Gael García Bernal stars as Cassandro, a gay wrestler who became an unlikely star in Mexico. This true story is a big crowd pleaser.

REASON: A gay amateur wrestler in El Paso reinvents himself as an “exotic” wrestler named Cassandro and becomes an unlikely star.

REVIEW: Cassandro is based on an unlikely but very cool true story. Gael Garcia Bernal player Saúl Armendáriz, a struggling amateur luchador who reinvented himself as a flamboyant wrestler named Cassandro. He was an “exotico”, which was a stereotypical class of gay wrestler typically torn down to the delight of homophobic audiences. But Cassandro was different. His winning personality and physical prowess won over his audience and he became something almost unheard of in Mexico, an exotic who won fights.

It’s an excellent role for Bernal, who gets a juicy role to sink his teeth into. The character allows him to show off his flair for comedy, his psychic prowess in the well-choreographed wrestling scenes and, at times, heartfelt poignancy. Much of the film centers on Saúl’s relationship with his supportive mother, Yocasta, played by an affecting Perla de la Rosa. His dreams of wealth exist primarily so that he can buy his mother a modest house in El Paso. Yet he’s not ridiculously idealized either, where he’s shown to be headstrong and reckless, to the point of going on a coke and booze the night before the biggest fight of his career. He has a self-destructive side where he enters into a one-sided relationship with a married wrestler (Raul Castillo) who he wants to leave his family.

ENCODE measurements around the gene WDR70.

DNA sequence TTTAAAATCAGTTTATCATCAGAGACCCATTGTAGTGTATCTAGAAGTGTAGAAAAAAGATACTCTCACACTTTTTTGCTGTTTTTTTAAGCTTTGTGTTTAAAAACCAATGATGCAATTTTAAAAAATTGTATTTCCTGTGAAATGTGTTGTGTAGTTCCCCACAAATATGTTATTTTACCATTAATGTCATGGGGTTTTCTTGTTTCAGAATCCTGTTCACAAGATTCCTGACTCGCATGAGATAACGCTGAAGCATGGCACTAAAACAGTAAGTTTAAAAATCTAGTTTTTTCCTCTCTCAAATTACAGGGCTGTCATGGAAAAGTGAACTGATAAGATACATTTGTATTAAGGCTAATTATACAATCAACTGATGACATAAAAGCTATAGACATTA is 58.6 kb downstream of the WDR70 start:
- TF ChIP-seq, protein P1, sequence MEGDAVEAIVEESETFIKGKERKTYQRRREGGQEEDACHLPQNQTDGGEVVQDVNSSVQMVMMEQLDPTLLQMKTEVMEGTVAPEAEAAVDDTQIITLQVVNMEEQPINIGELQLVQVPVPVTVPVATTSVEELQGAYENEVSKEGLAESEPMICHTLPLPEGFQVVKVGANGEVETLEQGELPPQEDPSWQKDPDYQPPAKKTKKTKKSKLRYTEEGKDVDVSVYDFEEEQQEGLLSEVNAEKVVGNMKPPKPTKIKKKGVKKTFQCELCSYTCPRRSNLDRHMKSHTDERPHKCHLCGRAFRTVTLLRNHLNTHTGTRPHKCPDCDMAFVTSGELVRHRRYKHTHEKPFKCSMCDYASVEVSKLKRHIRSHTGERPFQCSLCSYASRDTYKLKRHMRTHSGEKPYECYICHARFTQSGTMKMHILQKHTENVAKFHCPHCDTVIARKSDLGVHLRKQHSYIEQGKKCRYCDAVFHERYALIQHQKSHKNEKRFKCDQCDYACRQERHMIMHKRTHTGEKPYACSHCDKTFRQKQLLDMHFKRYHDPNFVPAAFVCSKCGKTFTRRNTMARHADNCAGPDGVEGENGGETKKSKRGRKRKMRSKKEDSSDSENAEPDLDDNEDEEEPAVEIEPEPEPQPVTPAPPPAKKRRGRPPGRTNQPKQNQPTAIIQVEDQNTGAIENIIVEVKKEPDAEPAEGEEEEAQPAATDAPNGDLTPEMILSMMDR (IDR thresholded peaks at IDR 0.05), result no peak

Nevertheless, you remain firmly on Cassandra’s side throughout. While the homophobia of the wrestling world is acknowledged, it is not dwelled on either. Cassandro actually meets a bunch of people who you expect to turn out to be red herrings, but who end up being decent. His crooked promoter, Lorenzo (Joaquín Cosío) is presented sympathetically, and his coke dealer, played by Bad Bunny (future) El Muerto) in a small role, is ultimately also shown to be a relatively nice, non-homophobic guy.

Best of all, Roberta Colindrez is a female wrestler who trains Cassandro and takes him under her wing, becoming his most loyal friend. If you’re a wrestling fan, you’ll get a kick out of the way big matches are replayed, especially the last big match with the legendary wrestler “The Son of Santo”. Director Roger Ross Williams makes his narrative debut with this, and it’s a confident, energetic showcase. Clocking in at 100 minutes, the film has energy to burn and Bernal is excellent in the title role. This one is set for a Prime Video debut and should be a crowd pleaser. In a nod to authenticity, the film is shot in a mix of English and Spanish. At the same time, Williams uses the now-trendy 1:33:1 aspect ratio, which allows him to seamlessly blend video sequences meant to evoke Cassandro’s telecasts with the rest of the film.

If you are a wrestling aficionado, Cassandro is definitely worth checking out. The cast is great and the movie is a lot of fun. It has laughs, some action and a big heart underneath it all that will make you run to YouTube to find actual videos of the real Cassandro. He will not disappoint.

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